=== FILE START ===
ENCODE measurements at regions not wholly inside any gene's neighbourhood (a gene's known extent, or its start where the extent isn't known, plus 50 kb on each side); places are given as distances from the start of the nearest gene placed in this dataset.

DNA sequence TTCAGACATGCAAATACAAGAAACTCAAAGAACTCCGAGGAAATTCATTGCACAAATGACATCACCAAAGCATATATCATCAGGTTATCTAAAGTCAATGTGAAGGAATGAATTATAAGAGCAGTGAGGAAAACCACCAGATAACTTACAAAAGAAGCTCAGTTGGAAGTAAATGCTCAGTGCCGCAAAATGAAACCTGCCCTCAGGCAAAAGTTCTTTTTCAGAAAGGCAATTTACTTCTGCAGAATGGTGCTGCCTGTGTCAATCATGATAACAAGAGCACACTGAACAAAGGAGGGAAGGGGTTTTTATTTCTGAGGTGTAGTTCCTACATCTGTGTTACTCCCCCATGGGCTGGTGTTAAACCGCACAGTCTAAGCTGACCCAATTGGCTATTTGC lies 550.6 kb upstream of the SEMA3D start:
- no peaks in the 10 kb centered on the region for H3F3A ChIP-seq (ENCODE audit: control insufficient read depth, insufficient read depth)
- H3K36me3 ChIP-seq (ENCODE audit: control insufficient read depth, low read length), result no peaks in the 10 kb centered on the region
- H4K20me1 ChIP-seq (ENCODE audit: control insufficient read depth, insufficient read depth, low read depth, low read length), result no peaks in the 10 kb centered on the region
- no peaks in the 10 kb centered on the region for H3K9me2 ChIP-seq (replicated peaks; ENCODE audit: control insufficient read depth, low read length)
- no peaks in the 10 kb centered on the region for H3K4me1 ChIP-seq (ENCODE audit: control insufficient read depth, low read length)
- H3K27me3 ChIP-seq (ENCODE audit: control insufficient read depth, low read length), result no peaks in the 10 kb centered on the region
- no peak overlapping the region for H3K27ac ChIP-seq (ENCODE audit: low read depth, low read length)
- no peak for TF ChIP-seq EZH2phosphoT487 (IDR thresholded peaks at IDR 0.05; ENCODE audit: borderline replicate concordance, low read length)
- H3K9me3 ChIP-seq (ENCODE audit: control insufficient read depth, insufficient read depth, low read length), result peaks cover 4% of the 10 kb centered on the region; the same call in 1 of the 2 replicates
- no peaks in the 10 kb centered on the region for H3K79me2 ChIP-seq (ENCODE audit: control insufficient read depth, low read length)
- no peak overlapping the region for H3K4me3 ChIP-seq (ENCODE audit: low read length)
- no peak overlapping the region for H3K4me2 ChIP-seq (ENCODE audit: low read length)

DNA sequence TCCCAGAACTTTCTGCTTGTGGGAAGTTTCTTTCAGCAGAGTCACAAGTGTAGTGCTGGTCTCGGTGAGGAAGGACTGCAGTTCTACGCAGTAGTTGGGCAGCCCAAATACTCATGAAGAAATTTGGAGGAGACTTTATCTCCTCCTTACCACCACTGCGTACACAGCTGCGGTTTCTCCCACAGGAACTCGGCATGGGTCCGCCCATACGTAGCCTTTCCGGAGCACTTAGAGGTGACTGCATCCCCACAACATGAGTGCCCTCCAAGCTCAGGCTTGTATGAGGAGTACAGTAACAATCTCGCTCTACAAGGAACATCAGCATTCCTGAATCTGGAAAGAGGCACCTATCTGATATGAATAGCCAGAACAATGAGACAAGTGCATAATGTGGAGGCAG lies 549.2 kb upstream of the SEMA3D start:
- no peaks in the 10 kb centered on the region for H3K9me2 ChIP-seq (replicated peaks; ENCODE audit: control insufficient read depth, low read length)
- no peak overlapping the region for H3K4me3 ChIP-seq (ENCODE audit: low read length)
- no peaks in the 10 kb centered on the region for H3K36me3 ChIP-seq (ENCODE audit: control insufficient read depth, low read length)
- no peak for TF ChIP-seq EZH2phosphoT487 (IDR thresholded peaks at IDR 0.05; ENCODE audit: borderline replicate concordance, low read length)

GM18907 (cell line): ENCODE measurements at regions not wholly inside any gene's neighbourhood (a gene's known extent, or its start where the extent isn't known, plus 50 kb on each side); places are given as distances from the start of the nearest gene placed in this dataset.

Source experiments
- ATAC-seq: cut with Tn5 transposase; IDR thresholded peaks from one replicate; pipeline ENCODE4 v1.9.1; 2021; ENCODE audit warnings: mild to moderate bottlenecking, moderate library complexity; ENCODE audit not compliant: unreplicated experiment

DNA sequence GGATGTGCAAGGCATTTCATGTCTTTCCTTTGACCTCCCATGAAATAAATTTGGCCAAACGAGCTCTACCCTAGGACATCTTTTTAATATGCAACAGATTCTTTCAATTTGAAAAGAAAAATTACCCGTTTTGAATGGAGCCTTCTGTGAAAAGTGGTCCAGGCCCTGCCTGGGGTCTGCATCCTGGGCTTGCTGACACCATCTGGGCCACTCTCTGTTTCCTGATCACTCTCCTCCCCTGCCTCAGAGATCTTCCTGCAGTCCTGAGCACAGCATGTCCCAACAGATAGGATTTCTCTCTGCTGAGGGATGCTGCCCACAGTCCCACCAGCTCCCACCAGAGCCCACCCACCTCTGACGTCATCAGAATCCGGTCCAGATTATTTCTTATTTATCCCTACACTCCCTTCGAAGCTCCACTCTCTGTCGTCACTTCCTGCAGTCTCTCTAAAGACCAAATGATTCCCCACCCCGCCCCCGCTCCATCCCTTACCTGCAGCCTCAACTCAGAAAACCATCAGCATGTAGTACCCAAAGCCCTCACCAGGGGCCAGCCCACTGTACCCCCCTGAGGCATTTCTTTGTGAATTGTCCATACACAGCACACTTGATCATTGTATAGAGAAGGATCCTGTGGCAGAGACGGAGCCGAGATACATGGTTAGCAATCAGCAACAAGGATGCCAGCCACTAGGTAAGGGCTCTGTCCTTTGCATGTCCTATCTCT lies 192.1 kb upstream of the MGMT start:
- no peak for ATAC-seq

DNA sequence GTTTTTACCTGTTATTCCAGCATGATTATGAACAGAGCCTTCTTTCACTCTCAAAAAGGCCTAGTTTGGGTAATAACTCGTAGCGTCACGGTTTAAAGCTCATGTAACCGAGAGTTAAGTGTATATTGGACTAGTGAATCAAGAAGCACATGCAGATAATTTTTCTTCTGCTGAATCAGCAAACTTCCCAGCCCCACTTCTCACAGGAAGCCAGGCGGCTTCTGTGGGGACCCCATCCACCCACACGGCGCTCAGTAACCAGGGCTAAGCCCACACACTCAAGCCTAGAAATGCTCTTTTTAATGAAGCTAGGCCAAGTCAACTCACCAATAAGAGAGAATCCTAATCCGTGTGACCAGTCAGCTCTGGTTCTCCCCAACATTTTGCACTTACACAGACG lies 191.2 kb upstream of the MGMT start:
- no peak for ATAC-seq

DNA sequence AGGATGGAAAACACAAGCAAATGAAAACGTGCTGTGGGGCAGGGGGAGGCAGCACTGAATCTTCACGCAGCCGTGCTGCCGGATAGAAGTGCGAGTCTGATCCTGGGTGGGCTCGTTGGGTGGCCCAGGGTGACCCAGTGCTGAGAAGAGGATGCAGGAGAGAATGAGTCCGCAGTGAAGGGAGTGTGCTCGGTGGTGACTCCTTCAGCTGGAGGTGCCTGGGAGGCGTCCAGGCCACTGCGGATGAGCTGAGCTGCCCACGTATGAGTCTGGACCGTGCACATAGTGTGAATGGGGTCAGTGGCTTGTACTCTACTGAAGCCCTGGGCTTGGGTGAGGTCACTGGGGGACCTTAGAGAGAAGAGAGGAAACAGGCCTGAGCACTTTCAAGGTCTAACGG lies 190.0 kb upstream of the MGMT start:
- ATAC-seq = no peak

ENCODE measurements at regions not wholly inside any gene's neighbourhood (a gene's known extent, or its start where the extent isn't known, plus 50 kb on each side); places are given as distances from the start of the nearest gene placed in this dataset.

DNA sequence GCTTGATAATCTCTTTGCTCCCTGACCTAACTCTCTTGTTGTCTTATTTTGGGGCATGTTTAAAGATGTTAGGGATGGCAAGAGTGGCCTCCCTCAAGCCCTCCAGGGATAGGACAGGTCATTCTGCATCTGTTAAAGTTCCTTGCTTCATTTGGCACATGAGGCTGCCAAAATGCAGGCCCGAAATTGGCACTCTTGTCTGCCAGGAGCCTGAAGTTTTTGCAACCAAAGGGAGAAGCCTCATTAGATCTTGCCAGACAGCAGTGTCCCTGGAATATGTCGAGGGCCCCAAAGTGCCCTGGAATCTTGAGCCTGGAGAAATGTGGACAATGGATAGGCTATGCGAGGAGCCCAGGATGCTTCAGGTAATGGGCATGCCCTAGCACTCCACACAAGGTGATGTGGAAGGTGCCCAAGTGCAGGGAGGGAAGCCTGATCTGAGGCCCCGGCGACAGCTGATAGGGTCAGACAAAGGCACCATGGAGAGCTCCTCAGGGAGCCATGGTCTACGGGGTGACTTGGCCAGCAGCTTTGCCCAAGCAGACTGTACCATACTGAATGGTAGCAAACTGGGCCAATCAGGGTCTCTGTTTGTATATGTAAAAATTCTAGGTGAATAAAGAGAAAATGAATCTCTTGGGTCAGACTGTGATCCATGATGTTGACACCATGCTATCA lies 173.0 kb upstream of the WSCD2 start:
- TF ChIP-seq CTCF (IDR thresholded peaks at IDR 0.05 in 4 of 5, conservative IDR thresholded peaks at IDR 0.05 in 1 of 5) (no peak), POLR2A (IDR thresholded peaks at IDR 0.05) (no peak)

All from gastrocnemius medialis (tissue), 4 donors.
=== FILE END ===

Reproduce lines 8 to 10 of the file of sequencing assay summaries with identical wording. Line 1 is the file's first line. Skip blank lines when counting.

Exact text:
- H3K27me3 ChIP-seq (ENCODE audit: control insufficient read depth, low read length), result no peaks in the 10 kb centered on the region
- no peak overlapping the region for H3K27ac ChIP-seq (ENCODE audit: low read depth, low read length)
- no peak for TF ChIP-seq EZH2phosphoT487 (IDR thresholded peaks at IDR 0.05; ENCODE audit: borderline replicate concordance, low read length)